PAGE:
Radioiodine (I-131)



Radioiodine is a very specialized treatment for cats with hyperthyroidism. Referred to as I-131, it is the only treatment option currently available that completely cures this condition.

Here at NorthStar VETS, we are experts in using I-131, with a successful track record of curing hundreds of cats with hyperthyroidism. You can feel confident that your pet will receive the best possible care from our veterinary specialists.

What Is Hyperthyroidism?

Hyperthyroidism occurs when the thyroid gland, which regulates metabolic rate, develops a tumor (98% are benign) that causes an overproduction of thyroid hormone. This condition over-stimulates many organ systems and causes abnormalities, including:

  • Changes in behavior
  • Decreased or excessive appetite
  • Hyperactivity or lethargy
  • Weight loss
  • Fever
  • Rapid heartbeat
  • Increased water consumption and litter box output
  • Shedding of fur
  • Diarrhea

Prompt diagnosis and treatment of hyperthyroidism are critical because, if left untreated, the condition can be fatal.

What Are the Treatment Options for Hyperthyroidism?

There are three options for treating hyperthyroidism. Here's an overview of the risks and benefits of each one:

  • Medical Treatment with an Anti-Thyroid Drug (Tapazole)
    Medication typically causes side effects such as nausea, vomiting, loss of appetite, lethargy, hair loss and facial scabbing. Regular follow-up is needed, including blood tests to monitor thyroid hormone levels. Medication and monitoring will be constant expenses for the duration of your cat's life. In addition, your pet may experience the loss of white blood cells and blood clotting abilities, in addition to long-term liver and kidney damage. This treatment does not cure hyperthyroidism.
  • Surgery
    Many hyperthyroid cats have heart problems and therefore are at higher risk of complications from anesthesia during surgery. It is often difficult to identify and remove the entire thyroid tumor, and 80% of cats will develop another tumor within 1 1/2 years of surgery. There is increased risk of hypocalcemia after surgery and many cats still require post-surgical Radioiodine I-131 therapy.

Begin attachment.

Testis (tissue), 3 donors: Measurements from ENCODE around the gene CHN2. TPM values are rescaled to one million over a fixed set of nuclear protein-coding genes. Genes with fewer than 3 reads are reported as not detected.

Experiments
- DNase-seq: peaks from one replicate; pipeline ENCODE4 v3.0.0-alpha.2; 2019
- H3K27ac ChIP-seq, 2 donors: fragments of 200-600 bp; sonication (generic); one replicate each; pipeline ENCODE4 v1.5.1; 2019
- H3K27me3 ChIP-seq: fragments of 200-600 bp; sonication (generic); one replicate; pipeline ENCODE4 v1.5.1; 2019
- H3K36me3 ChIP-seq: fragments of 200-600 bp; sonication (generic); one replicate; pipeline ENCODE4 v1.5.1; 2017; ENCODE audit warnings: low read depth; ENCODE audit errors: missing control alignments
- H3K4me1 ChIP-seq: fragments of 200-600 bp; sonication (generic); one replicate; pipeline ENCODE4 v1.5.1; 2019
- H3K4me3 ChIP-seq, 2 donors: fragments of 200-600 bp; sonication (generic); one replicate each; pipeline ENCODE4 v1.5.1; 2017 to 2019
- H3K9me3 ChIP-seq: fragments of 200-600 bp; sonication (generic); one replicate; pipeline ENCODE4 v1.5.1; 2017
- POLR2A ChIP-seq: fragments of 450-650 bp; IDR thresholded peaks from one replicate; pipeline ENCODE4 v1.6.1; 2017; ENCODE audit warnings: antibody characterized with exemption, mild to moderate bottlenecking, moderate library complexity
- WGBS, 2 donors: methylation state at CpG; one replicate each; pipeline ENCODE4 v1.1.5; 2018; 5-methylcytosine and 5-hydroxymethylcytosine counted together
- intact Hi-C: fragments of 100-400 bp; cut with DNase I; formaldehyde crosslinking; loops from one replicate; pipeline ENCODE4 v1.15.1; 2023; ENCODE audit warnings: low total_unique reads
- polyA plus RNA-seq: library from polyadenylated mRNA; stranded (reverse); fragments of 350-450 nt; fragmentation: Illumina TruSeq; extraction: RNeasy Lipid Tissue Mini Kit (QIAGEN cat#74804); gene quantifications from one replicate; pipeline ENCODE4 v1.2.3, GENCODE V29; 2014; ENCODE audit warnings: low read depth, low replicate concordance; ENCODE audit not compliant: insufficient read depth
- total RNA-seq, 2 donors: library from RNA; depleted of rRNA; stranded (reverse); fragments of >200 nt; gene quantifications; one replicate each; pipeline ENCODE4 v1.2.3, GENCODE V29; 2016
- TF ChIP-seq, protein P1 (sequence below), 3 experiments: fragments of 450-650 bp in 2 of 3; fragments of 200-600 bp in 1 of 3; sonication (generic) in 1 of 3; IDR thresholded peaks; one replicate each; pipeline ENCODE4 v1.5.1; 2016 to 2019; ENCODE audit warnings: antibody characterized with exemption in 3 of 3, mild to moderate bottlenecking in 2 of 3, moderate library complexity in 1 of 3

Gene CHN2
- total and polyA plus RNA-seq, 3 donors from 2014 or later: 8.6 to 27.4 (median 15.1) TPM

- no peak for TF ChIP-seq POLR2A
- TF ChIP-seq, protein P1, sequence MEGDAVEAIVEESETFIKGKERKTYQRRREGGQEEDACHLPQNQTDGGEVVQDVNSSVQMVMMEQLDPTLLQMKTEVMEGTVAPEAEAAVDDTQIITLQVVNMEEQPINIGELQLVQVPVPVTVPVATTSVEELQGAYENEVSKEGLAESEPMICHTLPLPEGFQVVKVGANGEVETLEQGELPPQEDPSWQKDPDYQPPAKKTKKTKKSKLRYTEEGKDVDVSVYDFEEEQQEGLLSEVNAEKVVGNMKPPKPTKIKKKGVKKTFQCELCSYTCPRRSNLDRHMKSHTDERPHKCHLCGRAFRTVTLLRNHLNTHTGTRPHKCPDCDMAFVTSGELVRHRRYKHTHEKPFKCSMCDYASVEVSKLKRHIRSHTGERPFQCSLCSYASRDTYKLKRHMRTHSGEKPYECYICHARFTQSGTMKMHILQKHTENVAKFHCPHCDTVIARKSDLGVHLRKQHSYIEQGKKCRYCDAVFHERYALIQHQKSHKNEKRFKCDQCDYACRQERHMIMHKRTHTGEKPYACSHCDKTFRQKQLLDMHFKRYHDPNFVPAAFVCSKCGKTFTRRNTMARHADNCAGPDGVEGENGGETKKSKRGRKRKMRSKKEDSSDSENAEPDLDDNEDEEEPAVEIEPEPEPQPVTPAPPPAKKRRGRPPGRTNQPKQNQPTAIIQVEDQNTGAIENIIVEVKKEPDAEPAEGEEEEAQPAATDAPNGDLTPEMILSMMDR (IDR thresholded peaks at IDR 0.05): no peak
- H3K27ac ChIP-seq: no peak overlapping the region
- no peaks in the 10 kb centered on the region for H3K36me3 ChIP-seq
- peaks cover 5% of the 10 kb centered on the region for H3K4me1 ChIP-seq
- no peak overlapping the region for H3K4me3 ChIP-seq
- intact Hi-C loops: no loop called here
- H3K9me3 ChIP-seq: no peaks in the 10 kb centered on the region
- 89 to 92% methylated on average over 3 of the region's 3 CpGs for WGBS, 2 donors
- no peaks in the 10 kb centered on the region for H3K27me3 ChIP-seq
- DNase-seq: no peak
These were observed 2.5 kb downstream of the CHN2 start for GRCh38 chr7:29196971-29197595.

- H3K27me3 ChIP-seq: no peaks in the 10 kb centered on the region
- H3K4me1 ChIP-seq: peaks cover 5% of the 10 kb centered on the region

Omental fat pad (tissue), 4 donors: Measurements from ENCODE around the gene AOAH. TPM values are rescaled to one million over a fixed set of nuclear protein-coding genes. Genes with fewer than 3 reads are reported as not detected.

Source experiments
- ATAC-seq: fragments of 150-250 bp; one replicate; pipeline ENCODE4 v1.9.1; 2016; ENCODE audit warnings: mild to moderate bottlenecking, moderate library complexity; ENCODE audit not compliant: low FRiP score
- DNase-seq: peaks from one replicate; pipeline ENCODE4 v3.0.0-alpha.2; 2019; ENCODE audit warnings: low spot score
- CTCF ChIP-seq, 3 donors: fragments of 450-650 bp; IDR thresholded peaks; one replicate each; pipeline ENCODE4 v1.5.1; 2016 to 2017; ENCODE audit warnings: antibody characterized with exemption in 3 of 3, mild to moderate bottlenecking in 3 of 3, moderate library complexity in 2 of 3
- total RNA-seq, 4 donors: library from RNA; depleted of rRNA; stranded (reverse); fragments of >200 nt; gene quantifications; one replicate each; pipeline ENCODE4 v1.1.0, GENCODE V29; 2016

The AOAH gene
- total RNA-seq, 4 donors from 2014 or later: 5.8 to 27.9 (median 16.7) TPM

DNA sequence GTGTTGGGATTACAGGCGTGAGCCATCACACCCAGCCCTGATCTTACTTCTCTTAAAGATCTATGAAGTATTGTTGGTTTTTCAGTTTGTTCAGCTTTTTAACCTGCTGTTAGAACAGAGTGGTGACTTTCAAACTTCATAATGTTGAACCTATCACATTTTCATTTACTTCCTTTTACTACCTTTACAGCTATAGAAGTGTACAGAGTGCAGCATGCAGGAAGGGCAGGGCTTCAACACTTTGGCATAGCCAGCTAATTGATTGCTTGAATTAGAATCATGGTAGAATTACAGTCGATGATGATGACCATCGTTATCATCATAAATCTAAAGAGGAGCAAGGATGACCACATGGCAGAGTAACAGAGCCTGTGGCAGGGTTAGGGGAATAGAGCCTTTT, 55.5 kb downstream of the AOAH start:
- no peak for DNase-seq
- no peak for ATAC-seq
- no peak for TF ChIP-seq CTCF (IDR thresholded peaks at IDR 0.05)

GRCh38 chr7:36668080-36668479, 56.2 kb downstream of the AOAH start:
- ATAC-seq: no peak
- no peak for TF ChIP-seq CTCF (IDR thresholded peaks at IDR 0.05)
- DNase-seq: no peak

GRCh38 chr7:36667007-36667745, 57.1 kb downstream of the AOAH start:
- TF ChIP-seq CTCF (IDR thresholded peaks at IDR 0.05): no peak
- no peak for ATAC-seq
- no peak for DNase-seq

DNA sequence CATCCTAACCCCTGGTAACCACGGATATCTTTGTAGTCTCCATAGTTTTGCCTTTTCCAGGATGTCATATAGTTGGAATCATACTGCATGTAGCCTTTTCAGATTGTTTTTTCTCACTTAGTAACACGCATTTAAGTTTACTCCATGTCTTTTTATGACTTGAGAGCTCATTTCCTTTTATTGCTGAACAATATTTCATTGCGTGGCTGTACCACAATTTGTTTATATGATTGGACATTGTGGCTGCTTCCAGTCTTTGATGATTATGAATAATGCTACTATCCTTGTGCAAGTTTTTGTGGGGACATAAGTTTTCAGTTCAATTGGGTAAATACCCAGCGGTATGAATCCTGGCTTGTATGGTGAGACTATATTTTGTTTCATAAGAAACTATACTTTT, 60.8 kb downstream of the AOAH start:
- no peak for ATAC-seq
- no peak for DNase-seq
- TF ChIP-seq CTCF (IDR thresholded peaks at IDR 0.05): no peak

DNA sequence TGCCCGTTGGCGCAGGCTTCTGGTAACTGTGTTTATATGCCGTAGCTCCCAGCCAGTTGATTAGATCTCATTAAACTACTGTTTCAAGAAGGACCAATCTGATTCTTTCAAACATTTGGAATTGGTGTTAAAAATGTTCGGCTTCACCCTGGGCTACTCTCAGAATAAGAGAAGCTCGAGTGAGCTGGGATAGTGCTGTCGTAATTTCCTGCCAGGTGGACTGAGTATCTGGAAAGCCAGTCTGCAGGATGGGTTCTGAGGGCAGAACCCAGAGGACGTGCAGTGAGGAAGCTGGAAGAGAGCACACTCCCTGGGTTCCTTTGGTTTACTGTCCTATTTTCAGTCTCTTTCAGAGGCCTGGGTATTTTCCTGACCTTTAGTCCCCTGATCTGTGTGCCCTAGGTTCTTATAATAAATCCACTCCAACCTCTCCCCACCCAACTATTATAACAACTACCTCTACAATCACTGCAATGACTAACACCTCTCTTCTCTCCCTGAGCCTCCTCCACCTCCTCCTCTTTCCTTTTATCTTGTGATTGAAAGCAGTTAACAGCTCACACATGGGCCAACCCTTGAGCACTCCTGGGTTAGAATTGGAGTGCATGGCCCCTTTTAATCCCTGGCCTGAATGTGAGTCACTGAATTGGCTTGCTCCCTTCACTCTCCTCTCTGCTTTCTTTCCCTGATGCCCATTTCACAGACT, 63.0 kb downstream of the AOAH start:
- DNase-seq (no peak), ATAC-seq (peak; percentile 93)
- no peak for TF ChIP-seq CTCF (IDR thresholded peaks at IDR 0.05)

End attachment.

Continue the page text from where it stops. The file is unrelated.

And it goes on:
• Radioiodine (I-131)
    This treatment can completely cure hyperthyroidism by destroying the thyroid tumor without harming adjacent healthy tissue or causing side effects. It is administered through a simple, single subcutaneous injection. Over 94% of cats treated never need further treatment. Because it takes a few days for the radioactivity of the treatment to dissipate, by law your cat must remain hospitalized for three* days after treatment (we promise to provide plenty of love and care during this time). Your cat's thyroid function should return to normal within 4 weeks.

For your peace of mind - and the comfort of your cat - we have a specially designed room where your pet will stay during the three days following I-131 treatment. This room has large windows so you can see your pet and he/she can see you when you visit.

*NorthStar VETS has been authorized by the New Jersey Department of Environmental Protection to discharge cats after 72 hours if radiation levels have been met.

The Advantages of Radioiodine (I-131)

  • Daily pilling eliminated
  • More cost-effective
  • No anesthesia required
  • Normal thyroid tissue not affected
  • Destroys thyroid tumors regardless of location
  • Thyroid function returns to normal, usually within 4 weeks

For More Information about Radioiodine (I-131) Treatment at NorthStar VETS
Simply call us at 609.259.8300.

Beverly Starr

Beverly Starr - Client Liaison

Pet owners: Contact Beverly Starr at 609-259-8300 x1202 or at bstarr@northstarvets.com to schedule your appointment and get all pre-consultation paperwork set up.

Veterinarians: Contact Beverly with questions about in-hospital cases, or to discuss a pending case. You can also refer a case online.

If you are a veterinarian who would like to refer a feline patient for I-131 treatment, please visit the Referral Checklist page for details on the information we need to know prior to treatment